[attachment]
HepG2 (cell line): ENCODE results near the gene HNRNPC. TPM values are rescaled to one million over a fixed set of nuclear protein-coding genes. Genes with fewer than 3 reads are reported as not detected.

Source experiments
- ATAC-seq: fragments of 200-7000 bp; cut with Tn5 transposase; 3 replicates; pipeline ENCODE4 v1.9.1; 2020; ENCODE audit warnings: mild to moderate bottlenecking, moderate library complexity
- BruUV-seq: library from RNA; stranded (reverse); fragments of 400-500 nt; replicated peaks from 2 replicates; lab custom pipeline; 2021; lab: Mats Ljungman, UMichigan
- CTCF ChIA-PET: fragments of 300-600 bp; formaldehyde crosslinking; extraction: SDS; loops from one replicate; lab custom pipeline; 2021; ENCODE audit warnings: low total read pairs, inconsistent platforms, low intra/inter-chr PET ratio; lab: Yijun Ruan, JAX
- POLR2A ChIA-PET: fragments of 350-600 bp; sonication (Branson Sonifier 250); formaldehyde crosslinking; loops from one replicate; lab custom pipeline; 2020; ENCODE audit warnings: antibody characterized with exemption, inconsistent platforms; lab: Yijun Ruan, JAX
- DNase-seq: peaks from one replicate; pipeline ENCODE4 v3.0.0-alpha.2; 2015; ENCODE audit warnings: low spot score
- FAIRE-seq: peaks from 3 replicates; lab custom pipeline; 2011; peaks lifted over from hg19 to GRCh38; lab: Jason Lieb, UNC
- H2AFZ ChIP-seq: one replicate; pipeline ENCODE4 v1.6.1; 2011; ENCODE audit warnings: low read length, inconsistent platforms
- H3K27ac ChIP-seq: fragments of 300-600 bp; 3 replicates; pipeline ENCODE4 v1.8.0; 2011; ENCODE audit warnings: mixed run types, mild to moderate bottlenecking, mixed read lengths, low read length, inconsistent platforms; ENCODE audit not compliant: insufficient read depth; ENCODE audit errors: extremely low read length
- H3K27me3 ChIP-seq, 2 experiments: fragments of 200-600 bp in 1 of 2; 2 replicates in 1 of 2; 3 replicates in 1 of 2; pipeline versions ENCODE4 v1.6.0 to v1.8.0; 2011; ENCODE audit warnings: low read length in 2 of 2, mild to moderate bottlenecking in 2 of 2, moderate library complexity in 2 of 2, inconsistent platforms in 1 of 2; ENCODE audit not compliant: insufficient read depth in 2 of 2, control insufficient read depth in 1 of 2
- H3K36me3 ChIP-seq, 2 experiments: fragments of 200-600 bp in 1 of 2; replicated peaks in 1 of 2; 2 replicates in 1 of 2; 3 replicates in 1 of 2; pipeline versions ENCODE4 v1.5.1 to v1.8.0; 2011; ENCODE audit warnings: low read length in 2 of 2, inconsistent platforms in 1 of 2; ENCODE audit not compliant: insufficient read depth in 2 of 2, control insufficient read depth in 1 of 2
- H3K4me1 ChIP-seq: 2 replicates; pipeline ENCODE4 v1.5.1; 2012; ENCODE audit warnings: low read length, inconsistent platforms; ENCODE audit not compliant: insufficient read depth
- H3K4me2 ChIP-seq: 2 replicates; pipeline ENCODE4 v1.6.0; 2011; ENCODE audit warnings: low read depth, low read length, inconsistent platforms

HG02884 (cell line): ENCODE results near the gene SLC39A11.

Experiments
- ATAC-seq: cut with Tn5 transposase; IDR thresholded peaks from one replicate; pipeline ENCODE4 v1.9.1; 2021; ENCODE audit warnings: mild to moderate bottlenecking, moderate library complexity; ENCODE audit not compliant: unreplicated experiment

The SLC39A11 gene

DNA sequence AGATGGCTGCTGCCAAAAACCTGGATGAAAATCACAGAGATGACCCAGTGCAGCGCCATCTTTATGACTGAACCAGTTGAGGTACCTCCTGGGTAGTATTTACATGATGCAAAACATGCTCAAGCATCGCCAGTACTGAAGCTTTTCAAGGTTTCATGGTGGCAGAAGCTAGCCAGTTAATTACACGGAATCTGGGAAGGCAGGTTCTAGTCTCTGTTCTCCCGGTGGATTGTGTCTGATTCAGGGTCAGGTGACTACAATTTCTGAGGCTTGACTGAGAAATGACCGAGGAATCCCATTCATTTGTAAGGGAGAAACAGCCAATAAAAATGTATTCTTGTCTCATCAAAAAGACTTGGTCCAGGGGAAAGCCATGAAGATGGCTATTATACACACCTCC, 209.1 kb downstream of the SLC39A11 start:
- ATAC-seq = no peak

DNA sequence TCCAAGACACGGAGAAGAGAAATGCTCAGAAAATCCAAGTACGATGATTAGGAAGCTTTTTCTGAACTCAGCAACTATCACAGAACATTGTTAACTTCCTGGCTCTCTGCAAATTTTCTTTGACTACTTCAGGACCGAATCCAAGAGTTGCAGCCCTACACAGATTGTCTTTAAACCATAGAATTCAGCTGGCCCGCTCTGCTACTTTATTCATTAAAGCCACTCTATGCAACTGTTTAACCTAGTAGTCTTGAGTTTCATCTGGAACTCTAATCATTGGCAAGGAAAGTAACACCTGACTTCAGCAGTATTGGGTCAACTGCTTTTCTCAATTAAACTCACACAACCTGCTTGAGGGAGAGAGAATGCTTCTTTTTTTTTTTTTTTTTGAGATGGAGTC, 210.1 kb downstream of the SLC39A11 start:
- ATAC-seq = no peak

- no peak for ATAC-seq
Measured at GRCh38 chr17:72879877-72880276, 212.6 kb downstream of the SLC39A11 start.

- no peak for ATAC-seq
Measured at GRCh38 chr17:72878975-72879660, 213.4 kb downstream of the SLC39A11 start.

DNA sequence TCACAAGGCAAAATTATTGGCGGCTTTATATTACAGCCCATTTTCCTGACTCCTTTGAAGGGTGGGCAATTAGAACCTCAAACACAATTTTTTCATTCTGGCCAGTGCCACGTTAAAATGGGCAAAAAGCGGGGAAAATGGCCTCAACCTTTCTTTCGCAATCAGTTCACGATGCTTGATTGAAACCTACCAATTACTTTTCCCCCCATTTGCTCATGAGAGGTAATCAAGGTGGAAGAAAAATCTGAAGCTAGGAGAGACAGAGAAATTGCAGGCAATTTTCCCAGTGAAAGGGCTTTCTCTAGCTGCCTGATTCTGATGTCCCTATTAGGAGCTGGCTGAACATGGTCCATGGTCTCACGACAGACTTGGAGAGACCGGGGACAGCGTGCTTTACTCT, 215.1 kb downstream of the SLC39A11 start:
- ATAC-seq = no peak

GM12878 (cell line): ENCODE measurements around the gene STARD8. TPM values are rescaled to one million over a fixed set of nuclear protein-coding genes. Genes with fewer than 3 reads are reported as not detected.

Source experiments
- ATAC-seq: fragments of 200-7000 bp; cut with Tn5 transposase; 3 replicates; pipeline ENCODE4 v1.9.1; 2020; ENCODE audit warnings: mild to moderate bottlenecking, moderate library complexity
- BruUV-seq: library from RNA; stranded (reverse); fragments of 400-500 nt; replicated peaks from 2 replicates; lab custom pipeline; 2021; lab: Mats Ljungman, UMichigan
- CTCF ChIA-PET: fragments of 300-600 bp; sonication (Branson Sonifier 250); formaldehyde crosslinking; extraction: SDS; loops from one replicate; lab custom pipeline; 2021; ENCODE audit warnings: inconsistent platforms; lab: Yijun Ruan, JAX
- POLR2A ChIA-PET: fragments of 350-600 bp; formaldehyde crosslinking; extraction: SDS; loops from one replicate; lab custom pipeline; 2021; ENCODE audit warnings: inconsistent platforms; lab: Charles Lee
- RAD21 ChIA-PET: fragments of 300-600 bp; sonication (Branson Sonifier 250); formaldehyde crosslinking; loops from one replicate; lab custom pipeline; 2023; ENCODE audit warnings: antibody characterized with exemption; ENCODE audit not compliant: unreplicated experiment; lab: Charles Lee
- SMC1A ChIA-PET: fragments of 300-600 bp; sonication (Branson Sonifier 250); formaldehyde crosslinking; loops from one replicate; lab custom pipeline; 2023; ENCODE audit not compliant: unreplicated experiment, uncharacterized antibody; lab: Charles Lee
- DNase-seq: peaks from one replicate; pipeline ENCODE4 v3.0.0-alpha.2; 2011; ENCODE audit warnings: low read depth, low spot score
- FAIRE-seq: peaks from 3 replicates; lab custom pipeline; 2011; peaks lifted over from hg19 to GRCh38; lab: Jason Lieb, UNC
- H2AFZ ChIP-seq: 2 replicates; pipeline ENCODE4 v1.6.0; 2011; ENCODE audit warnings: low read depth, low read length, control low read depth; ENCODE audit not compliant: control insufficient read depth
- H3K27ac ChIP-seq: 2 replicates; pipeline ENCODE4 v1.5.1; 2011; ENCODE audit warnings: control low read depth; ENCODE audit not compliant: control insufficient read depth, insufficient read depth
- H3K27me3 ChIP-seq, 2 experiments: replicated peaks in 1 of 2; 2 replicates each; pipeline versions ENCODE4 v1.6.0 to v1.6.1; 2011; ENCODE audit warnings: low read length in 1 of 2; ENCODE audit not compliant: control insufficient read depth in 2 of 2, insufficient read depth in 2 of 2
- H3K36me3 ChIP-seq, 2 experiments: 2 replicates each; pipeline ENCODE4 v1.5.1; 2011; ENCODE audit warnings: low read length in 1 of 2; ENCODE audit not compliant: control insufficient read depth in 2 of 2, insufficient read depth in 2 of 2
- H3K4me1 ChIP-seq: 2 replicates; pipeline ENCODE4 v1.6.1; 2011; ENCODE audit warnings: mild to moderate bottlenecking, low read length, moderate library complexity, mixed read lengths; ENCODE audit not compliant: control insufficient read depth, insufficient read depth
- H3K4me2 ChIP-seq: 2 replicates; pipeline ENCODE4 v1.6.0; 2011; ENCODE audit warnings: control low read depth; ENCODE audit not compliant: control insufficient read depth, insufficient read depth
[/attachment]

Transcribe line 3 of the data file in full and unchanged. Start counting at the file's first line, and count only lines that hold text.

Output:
- ATAC-seq: fragments of 200-7000 bp; cut with Tn5 transposase; 3 replicates; pipeline ENCODE4 v1.9.1; 2020; ENCODE audit warnings: mild to moderate bottlenecking, moderate library complexity